Wednesday, December 10, 2008

The War on Christmas


How? What?

Are people in danger of becoming squeezed to death by an animate python of garland? Does the blinking of lights all over town mean an AI has taken over and is systematically plotting humanity's destruction? Are big red, velvet bows carriers of an infectious disease that will eat our three middle toes from our feet, thus making it difficult to walk?

What in the name of cheese and chocolate is going on here?

The war on Christmas indeed. Let us look at Christmas. What are the most common things that we see at Christmas in this country?

Lights. Lots of lights. - Face it. It's dark, dreary and miserable in the winter. Who doesn't like to see something bright, shining, and colorful in the midst of all that? I grew up in a city with a large Jewish community. One guy's dad strung blue lights on the front of the house shaped like the Star of David. I put up lights in the house because it's safer than burning candles. Lights are pretty!

Trees, wreaths, and other greenery. - This practice was absorbed along with the time of jolliness and giving that went along with Yule. At one time Yule, the Roman Winter solstice celebration, and the Christian Natalis Domini were celebrated concurrently. [Look up when the Julian calendar was adopted in Europe.] Here's where I believe the combination of religions and cultures starting forming the modern Christmas.

Santa Claus (with or without reindeer) - Santa came with some of our ancestors when they came over from Europe. Different cultures have different versions. In this country, the ideals of giving to the poor (St. Nicholas) and the bits gleaned from Germanic paganism, Scandinavia, and elsewhere all got mushed together to give us Santa Claus. Again here's the combining of Christian and non-Christian bits into a single something.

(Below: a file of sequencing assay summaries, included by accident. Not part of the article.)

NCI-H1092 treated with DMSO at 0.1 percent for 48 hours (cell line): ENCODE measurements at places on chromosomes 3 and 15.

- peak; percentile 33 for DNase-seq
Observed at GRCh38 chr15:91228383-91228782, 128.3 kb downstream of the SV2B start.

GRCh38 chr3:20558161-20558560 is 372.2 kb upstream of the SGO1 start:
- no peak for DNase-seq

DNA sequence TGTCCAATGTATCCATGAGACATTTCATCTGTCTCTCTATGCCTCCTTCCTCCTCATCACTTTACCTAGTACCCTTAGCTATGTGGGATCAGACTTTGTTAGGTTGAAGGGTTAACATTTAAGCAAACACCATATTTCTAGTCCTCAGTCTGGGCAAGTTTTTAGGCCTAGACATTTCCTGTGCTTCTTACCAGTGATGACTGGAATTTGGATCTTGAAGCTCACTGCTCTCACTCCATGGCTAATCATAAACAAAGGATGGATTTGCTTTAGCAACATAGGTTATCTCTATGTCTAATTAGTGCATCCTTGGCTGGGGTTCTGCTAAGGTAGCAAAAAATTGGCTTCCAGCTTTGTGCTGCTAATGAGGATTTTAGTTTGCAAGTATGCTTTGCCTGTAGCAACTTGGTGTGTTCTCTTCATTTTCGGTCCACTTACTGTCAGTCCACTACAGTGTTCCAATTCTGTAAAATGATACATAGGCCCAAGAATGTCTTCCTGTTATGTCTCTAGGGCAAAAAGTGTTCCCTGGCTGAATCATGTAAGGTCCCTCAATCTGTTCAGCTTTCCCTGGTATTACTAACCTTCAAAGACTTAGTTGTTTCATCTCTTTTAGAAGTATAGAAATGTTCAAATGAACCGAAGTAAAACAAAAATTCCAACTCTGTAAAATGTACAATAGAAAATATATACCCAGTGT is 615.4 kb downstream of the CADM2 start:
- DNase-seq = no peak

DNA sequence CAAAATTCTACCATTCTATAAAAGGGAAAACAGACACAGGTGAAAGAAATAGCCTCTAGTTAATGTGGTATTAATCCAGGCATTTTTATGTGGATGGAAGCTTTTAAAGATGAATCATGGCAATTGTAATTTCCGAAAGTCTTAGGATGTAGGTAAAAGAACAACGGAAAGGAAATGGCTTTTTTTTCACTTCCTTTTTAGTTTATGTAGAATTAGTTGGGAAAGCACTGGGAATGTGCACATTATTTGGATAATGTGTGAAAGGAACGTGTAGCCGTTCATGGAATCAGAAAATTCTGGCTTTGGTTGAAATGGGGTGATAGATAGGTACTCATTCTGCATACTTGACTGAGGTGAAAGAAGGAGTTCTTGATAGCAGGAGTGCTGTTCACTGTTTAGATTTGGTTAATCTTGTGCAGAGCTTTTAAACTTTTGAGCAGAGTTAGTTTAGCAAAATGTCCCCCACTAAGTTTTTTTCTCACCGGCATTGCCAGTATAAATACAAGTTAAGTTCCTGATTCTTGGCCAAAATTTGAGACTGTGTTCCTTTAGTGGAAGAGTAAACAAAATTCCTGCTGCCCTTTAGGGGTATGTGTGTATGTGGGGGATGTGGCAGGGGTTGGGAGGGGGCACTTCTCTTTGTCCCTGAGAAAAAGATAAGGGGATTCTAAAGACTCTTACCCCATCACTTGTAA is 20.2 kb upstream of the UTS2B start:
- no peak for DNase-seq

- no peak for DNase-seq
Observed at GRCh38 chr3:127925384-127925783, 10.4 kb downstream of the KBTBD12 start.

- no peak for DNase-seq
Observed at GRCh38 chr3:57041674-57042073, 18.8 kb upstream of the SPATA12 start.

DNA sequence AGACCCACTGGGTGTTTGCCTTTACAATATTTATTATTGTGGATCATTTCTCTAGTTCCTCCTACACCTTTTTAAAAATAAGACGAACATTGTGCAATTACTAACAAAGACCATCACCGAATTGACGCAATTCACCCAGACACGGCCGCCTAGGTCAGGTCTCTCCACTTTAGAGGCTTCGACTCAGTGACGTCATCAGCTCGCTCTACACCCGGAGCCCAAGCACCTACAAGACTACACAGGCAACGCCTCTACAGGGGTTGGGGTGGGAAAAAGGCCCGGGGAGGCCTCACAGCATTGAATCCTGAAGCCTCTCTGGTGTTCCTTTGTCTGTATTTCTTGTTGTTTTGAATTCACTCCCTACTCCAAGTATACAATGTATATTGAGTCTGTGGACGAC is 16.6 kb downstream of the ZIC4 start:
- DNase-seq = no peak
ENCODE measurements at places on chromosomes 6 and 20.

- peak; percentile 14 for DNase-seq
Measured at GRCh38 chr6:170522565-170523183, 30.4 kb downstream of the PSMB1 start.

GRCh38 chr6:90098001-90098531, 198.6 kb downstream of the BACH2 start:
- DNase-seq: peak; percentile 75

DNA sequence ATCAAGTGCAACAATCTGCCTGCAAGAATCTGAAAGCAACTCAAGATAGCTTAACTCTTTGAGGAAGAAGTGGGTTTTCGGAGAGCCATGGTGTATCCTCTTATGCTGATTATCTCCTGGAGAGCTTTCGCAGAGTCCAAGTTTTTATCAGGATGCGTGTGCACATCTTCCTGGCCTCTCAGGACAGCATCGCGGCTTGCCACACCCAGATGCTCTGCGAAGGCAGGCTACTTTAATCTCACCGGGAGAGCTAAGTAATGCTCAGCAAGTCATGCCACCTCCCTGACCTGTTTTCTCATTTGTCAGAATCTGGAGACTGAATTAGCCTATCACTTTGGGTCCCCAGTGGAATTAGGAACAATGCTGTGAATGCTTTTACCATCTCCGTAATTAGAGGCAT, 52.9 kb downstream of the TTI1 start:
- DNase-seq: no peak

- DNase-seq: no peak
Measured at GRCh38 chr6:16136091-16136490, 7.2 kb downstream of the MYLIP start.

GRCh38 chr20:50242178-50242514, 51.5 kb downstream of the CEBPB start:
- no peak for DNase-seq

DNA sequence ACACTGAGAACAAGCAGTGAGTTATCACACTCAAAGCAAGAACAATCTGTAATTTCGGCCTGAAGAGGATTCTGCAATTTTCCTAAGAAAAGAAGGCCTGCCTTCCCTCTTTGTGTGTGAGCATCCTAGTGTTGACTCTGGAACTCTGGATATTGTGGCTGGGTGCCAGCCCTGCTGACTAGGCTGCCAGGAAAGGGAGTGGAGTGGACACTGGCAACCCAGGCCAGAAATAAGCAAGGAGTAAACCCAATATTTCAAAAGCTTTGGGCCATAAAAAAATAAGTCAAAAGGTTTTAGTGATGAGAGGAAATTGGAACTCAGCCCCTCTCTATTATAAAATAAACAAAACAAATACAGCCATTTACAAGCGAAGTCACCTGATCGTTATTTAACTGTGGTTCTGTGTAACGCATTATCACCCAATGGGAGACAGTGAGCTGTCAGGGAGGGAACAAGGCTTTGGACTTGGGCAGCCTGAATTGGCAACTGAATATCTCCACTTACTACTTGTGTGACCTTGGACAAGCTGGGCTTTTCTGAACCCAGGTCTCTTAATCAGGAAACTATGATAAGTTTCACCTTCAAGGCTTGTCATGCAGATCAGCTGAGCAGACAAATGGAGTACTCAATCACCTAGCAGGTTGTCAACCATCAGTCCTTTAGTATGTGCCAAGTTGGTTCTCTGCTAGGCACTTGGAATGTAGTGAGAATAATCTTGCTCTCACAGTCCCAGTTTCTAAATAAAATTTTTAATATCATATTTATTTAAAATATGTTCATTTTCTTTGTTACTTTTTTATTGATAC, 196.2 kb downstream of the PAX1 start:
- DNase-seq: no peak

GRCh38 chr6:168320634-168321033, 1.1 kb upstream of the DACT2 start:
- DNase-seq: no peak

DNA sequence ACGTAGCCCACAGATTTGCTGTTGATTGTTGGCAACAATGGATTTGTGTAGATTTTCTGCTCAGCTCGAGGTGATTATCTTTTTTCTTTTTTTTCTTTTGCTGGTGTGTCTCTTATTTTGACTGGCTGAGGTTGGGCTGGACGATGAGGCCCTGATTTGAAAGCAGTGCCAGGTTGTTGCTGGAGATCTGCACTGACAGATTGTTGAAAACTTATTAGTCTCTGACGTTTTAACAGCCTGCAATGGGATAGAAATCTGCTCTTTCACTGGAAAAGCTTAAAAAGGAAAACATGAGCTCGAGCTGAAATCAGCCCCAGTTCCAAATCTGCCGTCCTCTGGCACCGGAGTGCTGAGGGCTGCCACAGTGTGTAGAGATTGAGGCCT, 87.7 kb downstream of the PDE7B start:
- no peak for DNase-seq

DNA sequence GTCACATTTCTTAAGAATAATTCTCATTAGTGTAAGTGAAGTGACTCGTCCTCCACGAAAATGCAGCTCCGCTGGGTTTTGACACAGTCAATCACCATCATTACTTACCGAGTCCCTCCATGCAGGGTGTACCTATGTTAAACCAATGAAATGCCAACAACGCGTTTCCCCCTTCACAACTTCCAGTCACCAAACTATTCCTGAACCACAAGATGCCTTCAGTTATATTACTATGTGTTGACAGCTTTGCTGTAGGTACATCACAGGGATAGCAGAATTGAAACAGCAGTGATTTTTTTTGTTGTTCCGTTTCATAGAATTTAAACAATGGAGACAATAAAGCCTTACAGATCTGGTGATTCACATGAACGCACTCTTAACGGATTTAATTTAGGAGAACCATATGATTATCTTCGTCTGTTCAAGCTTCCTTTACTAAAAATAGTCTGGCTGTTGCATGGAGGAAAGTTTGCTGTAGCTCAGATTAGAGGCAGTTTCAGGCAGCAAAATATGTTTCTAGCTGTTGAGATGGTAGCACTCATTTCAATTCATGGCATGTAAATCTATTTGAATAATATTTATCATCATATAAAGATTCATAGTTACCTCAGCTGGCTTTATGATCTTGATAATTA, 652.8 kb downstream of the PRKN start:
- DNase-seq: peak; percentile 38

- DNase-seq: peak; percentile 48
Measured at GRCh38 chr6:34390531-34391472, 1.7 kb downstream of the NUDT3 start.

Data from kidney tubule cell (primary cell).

Snowmen - Completely secular. It's fun to watch kids play in the snow and remember when we were that young, innocent, and carefree. I think that is why snowmen have really burst onto the scene in the last few years. This is great in my opinion. I have a house full of snowmen, much to FH's dismay.

Big red bows.- I couldn't find anything meaningful or historical about big red bows. As far as I know they just look really nice with the greenery.

The Nativity and other bits connected with the story. i.e. three wise men. - Here's the one major non-secular bit that I could think of that is not seen during the rest of the year. Let us ponder this. This is the symbolism of the birth of Jesus the Christ, the only Son of God, in the Christian tradition. Ok. Should Christians put up the Nativity? Yes. Just as Jews should put up a menorah. Pagans who celebrate Yule put up trees. Muslims have the end of Ramadan, Eid ul-Fitr. All of these practices are worthy of note.